Interview with Lina Stoumpou

Organisation responsible for the interview:

Country: Greece

Occupation: Mentor in career Guidance / Co-founder / CEO at Instructor at Knowcrunch.

Small Bio/CV:

Mrs Stoumpou is a serial entrepreneur with Computer Engineering background, startupper at mind, artist at heart. She loves transforming digitally companies using a mix of marketing and technology and has more than 10 years of experience on this. She started her career in 2012, when she co-founded Brainbow Development, a web & mobile agency based out of Patras and designed & coded various tech projects there.

Currently, from 2015 and onwards she is cofounder of Susurrus, the leading influencer marketing platform in EMEA, based in UAE, where she today serves as the CMO of the company. She is building a global community of influencers and brands that are working together more efficiently. During the last years she has been honored and participated in design, entrepreneurship, and marketing conferences. Also, a founder of a jewellery company and supporter of women entrepreneurship.

Other info:

Date of the interview: 05.05.2023

Short summary of the interview

The interview with Mrs. Stoumpou provided valuable insights into young people’s career choices. She mentioned that in most cases, she has an understanding of their main orientation, but there are instances where she lacks information and seeks to gather it during the consultation. In her experience, young people often choose careers in technology, marketing-related professions, or jobs that allow them to work abroad. They are influenced by success stories they hear and aspire to replicate them, particularly in the technology sector. Surprisingly, only 10% of the young people she consulted had a clear career path, while the other did not.

Mrs. Stoumpou recognized parents as the main influence on young people’s career choices, with less influence from friends. She observed that young people who are more involved in various activities tend to be less influenced by their families and more influenced by trends, especially those from abroad. Financial aspects and lifestyle are the primary reasons for career decisions. Recently, there has been an increase in young people choosing professions that offer flexibility to work from anywhere and in any country. Initially, many have high expectations of finding work in Greece after graduation, but they often become frustrated with the situation and seek opportunities abroad or in emerging sectors such as IT. Parents often play a role in influencing their children’s choices, particularly when the children feel uncertain about making professional decisions. Parents, unaware of the current labor market conditions, try to steer their children towards what they consider more secure paths, such as traditional professions or jobs in the public sector.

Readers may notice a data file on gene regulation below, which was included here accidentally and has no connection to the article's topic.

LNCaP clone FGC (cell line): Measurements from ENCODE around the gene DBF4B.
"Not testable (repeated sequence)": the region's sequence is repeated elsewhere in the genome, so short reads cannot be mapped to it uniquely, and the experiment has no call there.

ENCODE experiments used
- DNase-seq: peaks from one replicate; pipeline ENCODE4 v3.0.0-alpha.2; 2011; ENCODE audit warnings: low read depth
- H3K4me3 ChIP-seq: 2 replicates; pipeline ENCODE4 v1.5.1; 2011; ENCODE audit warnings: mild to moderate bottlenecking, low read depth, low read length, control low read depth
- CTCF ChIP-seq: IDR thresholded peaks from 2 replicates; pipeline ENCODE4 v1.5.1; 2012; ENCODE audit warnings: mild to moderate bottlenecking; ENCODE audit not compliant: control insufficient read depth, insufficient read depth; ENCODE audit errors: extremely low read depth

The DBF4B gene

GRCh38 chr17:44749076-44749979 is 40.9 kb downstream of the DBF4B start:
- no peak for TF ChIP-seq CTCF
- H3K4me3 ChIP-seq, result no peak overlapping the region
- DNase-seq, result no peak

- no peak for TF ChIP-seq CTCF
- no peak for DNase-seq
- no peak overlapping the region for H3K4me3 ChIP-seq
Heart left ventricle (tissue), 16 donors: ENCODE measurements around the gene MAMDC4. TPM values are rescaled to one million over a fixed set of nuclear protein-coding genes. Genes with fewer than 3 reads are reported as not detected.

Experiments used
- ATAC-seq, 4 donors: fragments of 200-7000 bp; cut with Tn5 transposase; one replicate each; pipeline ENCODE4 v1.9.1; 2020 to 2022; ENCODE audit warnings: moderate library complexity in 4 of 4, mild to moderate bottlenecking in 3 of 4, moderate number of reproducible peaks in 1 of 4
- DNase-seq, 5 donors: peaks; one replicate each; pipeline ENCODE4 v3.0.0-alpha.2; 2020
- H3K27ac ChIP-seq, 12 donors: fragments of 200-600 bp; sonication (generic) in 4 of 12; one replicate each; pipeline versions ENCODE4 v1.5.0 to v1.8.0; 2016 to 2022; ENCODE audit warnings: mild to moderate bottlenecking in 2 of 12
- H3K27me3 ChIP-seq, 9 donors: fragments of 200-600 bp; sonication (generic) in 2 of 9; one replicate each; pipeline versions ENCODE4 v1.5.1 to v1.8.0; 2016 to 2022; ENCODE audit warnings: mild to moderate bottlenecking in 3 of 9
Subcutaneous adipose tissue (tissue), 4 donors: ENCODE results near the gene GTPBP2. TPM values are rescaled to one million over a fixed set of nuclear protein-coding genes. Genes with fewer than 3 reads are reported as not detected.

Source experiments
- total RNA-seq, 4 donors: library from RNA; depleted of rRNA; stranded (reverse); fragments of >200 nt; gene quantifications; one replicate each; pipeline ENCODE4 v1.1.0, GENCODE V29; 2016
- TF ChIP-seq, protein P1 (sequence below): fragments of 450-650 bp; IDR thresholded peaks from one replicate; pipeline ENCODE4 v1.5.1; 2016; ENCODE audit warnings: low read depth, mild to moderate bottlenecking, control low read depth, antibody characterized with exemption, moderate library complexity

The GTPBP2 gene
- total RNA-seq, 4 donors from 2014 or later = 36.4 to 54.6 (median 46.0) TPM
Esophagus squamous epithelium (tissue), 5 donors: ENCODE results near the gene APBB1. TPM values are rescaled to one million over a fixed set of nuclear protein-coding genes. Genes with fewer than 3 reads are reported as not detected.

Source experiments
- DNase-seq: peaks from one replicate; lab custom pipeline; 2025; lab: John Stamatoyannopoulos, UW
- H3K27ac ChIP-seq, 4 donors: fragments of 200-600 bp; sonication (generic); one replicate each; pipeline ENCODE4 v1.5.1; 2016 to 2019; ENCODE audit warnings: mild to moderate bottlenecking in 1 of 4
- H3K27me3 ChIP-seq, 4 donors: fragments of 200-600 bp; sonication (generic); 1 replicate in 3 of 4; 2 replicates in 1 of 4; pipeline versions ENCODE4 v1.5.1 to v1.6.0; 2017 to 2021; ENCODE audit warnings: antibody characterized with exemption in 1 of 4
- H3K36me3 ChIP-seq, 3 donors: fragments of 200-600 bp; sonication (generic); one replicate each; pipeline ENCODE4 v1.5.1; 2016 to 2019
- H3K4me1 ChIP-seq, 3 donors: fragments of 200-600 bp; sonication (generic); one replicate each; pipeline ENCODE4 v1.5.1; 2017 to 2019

Furthermore, Mrs. Stoumpou highlighted that society has associated certain professions with specific social status, which limits young people’s perspectives. This prevents them from exploring new and promising professions that can be highly profitable if approached professionally. She recommends the same professions to both men and women, but women are more hesitant to pursue high-level positions due to the social challenges they anticipate. She acknowledged a reduction in gender bias in young people’s career choices, but it still exists. Many of the prejudices held by young people stem from a lack of understanding about the changes in the labor market. They often perceive the labor market as if it were still in the 1980s or 1990s.

Mrs. Stoumpou encountered common stereotypes among young people, such as the belief that all doctors are rich, working in the public sector offers the most privileges, or that all successful businessmen are corrupt. These stereotypes influence their career choices, leading them to select professions that may not necessarily align with their true interests or abilities just to conform to societal expectations. Finally, she mentioned that men clearly prefer high-level positions, while women still fear the challenge of balancing a successful career with family responsibilities.